6. Posted by Old timer on

    Housing first Idlout water can wait

    • Posted by John K on

      Luckily many of us can do more than one thing at a time.

  7. Posted by Colin on

    My recollection from decades ago, which may be mistaken, is that we received water transported directly from the lake without any treatment in between. I don’t recall any complaints or no-drink advisories.

  8. Posted by pissed off on

    Where did Miss Idlout come up with such a figure ?

    Out of a hat ????

    Making statements like that only harms the credibility of the people of the North all around..

    Also enough of that mentality that EVERYTHING has to be scrapped and built new.

    Some towns in the South have infrastructure that is close to 200 years old and still operational. this all about care, proper maintenance . All that comes from COMPETENCE at all levels of governance. And don`t talk to us always about the extreme weather. We are not the only City with harsh climate in the world!!!!!

    Buildings need to be maintained properly and this does not mean fixing when an emergency arises only.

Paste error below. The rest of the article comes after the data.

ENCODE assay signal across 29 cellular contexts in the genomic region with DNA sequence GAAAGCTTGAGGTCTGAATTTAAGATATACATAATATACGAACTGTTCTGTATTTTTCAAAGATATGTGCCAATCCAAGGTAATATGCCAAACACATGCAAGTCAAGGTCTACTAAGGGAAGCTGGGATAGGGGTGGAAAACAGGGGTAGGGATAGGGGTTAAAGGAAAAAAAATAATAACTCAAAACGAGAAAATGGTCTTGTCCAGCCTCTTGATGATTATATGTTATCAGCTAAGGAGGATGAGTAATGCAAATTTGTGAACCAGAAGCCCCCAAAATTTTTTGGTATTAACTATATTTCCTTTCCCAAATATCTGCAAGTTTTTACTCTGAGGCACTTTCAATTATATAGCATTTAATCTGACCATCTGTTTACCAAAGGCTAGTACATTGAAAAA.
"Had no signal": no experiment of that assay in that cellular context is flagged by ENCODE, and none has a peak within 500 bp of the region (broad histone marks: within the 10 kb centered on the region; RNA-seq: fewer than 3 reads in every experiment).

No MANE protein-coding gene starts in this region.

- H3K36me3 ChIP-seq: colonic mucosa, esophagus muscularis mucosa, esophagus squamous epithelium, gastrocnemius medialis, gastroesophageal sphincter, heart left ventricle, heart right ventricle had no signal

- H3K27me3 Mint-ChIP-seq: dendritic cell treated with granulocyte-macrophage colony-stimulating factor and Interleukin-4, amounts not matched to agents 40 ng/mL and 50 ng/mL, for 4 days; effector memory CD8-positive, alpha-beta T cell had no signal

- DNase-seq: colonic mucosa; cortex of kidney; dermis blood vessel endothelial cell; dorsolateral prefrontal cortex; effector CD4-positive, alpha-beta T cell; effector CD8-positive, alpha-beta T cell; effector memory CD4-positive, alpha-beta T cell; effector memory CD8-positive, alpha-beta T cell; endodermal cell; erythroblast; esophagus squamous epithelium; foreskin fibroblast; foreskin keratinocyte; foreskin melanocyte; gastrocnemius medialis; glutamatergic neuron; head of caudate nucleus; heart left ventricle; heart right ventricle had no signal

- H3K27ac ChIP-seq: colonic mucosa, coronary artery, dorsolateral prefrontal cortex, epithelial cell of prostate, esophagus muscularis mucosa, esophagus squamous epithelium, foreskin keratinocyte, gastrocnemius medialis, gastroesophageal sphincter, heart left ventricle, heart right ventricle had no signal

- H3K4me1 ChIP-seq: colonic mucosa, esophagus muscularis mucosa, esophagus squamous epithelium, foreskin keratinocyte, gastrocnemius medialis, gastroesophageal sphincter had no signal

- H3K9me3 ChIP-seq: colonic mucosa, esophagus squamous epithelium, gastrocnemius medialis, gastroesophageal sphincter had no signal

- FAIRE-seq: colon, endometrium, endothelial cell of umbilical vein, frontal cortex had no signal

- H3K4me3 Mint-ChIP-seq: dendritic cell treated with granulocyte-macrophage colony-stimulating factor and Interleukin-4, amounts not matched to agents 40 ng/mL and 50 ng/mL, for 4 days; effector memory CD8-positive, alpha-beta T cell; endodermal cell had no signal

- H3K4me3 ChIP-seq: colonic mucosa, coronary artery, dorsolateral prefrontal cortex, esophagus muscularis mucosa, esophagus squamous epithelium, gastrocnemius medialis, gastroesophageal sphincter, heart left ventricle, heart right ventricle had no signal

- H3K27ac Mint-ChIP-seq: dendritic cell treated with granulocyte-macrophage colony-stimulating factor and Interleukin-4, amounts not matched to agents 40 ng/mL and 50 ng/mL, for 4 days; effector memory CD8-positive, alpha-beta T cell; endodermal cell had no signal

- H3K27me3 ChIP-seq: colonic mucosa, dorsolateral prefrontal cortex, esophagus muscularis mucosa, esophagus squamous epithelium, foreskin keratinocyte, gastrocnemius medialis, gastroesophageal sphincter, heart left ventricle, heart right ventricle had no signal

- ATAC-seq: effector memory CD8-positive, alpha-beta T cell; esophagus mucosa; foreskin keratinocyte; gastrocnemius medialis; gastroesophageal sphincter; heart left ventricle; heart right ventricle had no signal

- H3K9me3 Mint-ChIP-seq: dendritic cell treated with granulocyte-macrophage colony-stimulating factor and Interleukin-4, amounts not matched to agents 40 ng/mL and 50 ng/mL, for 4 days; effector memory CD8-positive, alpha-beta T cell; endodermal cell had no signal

9. Posted by Frank on

    That is a ridiculous amount of money for a water treatment plant ! Oh geez heh is taxpayers are n the hook for it. Think of the biggest cruise ship on water now ! They can handle the water situation no problem from their boat on the the ocean people ! You Baffin Island is surrounded by the ocean and is all made up of water. I’m sure $180 million dollars can buy a couple of desalination units same as the ones on the biggest cruise ships use. But for cheaper …..

    • Posted by anon on

      Didn’t the city buy a modular desalination plant a few years back?

    • Posted by John on

      I love this idea. We could solve the housing problem and the water problem in one go. Buy a cruise ship that can house 3000 to 4000 people and provide clean water on top of that. It would probably cost about this $180M value as well. Iqaluit as a city could even just travel a little further south during the winter sometimes.

  10. Posted by Kazik Jeda on

    The City got already $ 108 million from the federal government. The fuel is getting to the water system from the abandoned rusted and left in disarray fuel container. First fix this problem. No more money. Kazik